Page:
“A dam rated as high hazard doesn’t mean that it’s at a high hazard (for) having a catastrophic failure, it means that if there were to be a failure the downstream effects would be a high hazard for impacts on populations and cities and infrastructure,” said Nick Assendelft, EGLE media relations and public information.

Like Quarton Dam in Birmingham, one of the area’s oldest dams, which is in satisfactory condition as of its last inspection but has a significant hazard potential. Another in the area with a significant hazard potential, yet in satisfactory condition, is the Endicott Lake Dam in Bloomfield Hills, which also has three other dams, all with low hazard ratings, Cranbrook Lake Dam and Cranbrook Foundation Dam, and the Vhay Lake Dam. The former two didn’t have a rating listed but the Vhay Lake Dam did and said it was in poor condition. The Upper Straits Lake Level Control Dam in West Bloomfield is in poor condition but currently being worked on; luckily its hazard potential is low, much like another dam nearby, the Storm Retention Pond Dam.

Currently, the majority of dams in Oakland County have a low hazard rating and are used for recreational purposes, with only a handful being used for flood control or irrigation. Of those dams, the majority are owned privately, about 80 – which can be anywhere from owned by one person, to a few, or a homeowners association – with the rest spilt between local municipalities and the Michigan Department of Natural Resources (DNR).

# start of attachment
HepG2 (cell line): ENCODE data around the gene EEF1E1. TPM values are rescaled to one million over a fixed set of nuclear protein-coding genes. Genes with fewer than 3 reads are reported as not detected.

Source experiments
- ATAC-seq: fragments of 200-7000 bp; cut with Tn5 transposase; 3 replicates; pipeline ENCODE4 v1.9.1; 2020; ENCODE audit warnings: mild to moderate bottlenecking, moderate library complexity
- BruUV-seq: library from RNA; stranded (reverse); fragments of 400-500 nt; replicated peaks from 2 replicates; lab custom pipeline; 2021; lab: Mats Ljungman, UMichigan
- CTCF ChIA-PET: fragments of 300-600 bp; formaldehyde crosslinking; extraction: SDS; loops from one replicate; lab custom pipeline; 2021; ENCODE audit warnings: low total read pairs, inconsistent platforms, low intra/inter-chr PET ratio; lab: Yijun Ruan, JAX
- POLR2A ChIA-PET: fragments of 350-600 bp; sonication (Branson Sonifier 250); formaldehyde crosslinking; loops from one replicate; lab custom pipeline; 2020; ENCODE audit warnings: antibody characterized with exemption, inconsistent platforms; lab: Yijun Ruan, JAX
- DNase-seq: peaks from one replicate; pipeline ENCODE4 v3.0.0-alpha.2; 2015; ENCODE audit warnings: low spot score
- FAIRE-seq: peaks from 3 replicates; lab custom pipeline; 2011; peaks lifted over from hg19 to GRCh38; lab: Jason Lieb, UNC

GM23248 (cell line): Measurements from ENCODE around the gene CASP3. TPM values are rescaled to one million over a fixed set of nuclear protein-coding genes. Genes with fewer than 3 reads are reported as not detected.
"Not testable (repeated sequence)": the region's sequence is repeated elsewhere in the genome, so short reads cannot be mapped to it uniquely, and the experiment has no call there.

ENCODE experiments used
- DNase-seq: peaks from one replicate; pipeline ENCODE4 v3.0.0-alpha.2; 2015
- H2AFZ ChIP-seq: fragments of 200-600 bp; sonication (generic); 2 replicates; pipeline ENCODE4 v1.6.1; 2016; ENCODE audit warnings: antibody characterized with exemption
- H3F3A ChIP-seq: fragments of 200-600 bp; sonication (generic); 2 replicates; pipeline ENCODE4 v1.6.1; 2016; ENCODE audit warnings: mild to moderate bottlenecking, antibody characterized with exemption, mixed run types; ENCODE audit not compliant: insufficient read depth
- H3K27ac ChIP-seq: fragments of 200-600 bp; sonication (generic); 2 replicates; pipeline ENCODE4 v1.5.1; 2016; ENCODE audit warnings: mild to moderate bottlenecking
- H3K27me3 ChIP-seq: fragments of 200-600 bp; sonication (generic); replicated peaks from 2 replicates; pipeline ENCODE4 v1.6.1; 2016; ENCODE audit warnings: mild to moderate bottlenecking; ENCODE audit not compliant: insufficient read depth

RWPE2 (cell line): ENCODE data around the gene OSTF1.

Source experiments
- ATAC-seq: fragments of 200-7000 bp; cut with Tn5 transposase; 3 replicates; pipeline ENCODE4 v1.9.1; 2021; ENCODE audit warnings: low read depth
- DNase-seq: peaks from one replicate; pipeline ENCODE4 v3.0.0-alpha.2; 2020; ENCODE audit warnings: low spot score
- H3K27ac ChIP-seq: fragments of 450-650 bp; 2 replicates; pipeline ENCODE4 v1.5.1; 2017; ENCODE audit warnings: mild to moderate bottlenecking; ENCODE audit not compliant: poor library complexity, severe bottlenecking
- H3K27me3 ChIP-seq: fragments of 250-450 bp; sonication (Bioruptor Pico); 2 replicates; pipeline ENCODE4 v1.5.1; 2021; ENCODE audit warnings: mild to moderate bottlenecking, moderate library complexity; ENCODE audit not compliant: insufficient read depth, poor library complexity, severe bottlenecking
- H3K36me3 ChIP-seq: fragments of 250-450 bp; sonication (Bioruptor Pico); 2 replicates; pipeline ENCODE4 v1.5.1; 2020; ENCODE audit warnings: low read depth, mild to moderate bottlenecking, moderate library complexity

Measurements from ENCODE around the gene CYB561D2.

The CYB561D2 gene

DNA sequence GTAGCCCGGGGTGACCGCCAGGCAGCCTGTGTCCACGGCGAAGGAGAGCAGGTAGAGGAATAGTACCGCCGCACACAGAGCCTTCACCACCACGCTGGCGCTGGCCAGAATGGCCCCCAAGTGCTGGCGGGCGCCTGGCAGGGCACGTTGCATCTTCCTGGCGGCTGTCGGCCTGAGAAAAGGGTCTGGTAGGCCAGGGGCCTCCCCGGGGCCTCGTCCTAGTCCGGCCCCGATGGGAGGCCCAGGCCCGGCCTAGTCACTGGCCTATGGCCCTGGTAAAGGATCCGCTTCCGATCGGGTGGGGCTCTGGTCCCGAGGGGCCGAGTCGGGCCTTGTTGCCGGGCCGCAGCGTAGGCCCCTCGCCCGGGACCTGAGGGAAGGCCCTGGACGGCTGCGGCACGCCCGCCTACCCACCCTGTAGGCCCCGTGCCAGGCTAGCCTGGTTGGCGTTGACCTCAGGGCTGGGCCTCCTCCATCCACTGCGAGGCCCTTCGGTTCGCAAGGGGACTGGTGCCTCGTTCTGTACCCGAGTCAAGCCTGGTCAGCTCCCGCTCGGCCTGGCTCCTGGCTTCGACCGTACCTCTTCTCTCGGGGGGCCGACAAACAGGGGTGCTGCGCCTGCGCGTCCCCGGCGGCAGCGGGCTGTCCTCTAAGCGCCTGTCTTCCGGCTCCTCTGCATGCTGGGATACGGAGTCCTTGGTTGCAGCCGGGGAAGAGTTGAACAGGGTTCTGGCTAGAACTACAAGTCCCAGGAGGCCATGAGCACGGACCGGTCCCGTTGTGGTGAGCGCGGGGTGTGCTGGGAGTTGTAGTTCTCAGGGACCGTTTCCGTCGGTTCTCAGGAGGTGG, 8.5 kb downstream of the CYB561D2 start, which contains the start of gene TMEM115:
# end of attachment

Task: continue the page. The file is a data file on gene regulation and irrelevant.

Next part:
There’s serious cause for concern for dams now, but throughout its history there have already been some major dam failures in the county.

Like the retention dam failure in Springfield Township’s Waumegah Lake in 1996. Don’t bother looking it up online – you won’t find much about it.

“It’s probably not going to be one of their proudest moments of the drain commission,” said Mike Kowall, who noted that he didn’t believe anyone in this current administration was there when it happened.

“What had happened was, I believe, there was a battle between Michigan’s Department of Environmental Quality (now EGLE) at the time and the drain commission (OCWRC) at the time,” Kowall said. “Everybody was busy pointing fingers and the next thing you know people woke up the next morning and there was no water in the lake, which would be kind of depressing.”


According to Ryan Woloszyk, civil engineer with the OCWRC, emergency contractors were called in to do some temporary repairs and in 1998, it became the OCWRC’s newest lake to get a legal level. A new dam was then constructed and as of its last full inspection in 2019, it had a satisfactory condition rating, even though its hazard potential is still significant.